Dictionary of Nautical Terms

  1. stump

    A derogatory but well-known name in navigating our eastern coasts for the beautiful tower of Boston church. (See SNAGS.)

Surnames Frequency by Census Records

  1. STUMP

    According to the U.S. Census Bureau, Stump is ranked #2539 in terms of the most common surnames in America.

    The Stump surname appeared 14,257 times in the 2010 census and if you were to sample 100,000 people in the United States, approximately 5 would have the surname Stump.

    93.6% or 13,352 total occurrences were White.
    1.9% or 277 total occurrences were of Hispanic origin.
    1.7% or 248 total occurrences were American Indian or Alaskan Native.
    1.4% or 202 total occurrences were of two or more races.
    0.7% or 106 total occurrences were Black.
    0.5% or 73 total occurrences were Asian.

How to pronounce stump?

How to say stump in sign language?


  1. Chaldean Numerology

    The numerical value of stump in Chaldean Numerology is: 7

  2. Pythagorean Numerology

    The numerical value of stump in Pythagorean Numerology is: 8

Examples of stump in a Sentence

  1. Seneca Scott:

    If you can look at it from all angles, and it’s probably two people hugging each other, it’s four hands. It’s not the missing heads that’s the atrocity that other people clamp onto that; it’s a stump that looked like a penis. That’s a joke.

  2. Jim Steer:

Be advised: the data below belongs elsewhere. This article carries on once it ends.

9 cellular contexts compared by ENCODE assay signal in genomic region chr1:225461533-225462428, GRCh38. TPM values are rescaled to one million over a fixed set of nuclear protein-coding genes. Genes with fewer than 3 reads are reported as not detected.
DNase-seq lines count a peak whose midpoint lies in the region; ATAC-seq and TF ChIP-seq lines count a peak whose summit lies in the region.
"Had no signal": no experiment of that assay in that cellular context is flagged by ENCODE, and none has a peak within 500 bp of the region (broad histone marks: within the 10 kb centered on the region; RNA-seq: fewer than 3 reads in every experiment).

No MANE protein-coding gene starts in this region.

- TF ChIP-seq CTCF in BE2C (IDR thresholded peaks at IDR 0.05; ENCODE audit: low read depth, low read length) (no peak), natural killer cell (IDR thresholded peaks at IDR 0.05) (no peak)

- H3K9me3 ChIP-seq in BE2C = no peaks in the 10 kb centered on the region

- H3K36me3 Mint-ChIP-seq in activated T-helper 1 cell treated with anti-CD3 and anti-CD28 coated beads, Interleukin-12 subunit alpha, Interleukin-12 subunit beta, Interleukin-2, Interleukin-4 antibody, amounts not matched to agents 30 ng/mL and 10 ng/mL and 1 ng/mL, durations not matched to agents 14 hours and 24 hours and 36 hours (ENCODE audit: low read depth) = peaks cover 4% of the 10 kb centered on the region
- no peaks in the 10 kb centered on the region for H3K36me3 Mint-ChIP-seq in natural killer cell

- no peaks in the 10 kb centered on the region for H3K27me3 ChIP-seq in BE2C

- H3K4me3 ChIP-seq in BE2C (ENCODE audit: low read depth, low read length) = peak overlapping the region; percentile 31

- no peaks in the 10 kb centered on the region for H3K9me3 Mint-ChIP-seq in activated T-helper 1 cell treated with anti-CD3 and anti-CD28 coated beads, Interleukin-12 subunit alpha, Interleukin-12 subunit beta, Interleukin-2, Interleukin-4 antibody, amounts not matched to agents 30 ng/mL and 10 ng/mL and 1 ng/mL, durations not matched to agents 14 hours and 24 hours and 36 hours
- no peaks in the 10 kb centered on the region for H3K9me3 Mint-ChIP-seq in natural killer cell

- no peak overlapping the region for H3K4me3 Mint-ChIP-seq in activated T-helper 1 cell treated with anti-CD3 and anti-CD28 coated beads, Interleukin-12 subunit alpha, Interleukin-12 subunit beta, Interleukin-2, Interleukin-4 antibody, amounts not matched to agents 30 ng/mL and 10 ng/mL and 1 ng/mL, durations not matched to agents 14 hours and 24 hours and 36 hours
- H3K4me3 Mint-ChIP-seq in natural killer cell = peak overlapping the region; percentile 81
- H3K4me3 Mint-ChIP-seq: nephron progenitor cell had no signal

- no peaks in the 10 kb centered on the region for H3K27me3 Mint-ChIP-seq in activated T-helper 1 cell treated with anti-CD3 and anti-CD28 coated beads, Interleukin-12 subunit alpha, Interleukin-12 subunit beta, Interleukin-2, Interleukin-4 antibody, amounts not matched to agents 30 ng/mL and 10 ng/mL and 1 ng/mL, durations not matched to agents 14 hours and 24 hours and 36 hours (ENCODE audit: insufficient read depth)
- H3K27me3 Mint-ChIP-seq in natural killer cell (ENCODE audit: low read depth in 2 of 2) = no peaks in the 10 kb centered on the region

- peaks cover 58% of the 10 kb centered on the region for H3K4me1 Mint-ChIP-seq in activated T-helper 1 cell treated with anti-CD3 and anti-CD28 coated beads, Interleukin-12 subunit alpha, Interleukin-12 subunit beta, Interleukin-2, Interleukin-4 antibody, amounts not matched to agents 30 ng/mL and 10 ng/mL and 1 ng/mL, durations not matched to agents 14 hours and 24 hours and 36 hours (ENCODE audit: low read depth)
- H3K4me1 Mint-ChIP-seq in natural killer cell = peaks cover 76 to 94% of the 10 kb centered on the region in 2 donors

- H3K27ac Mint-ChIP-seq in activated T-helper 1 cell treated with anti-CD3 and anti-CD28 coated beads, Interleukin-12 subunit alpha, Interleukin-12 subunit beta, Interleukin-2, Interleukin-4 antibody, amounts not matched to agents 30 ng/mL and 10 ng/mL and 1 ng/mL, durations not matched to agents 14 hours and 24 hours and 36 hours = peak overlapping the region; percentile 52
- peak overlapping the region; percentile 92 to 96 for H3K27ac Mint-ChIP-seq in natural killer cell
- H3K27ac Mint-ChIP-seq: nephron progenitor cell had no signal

No private party is actually going to stump up the kind of money needed to create these things.

  3. Richard Tarrant:

    His style is a little gruff. You can poke at him and get him angry, but he's good at rolling out of it, he's got numbers, he's got facts, and if he gets caught by surprise he'll shift really quickly to his stump message. I don't think Hillary stands a chance against him.

  4. Karen Crawford:

    I have never seen anything like it before. The squirrel had its paw raised and the bird had its beak wide open, it was like they were going to have a fight. Karen Crawford, 59, captured the face-off as the pair appeared to be having a row over a handful of nuts on a tree trunk. In the shot, the red squirrel is perched vertically on a tree stump with its paw in the air, as the bird sits on the other side with its beak wide open. (Credit: SWNS) Perhaps even more remarkable, Crawford admitted she did not even realize she took the photos until she got home. I thought wow when I got home and saw the picture and the reaction I have had to it has been really strong.

  5. William S. Gilbert:

    If you wish in this world to advance Your merits you're bound to enhance You must stir it and stump it, And blow your own trumpet, Or, trust me, you haven't a chance.

Popularity rank by frequency of use


Translations for stump

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"stump." Definitions.net. STANDS4 LLC, 2024. Web. 15 Jul 2024. <https://www.definitions.net/definition/stump>.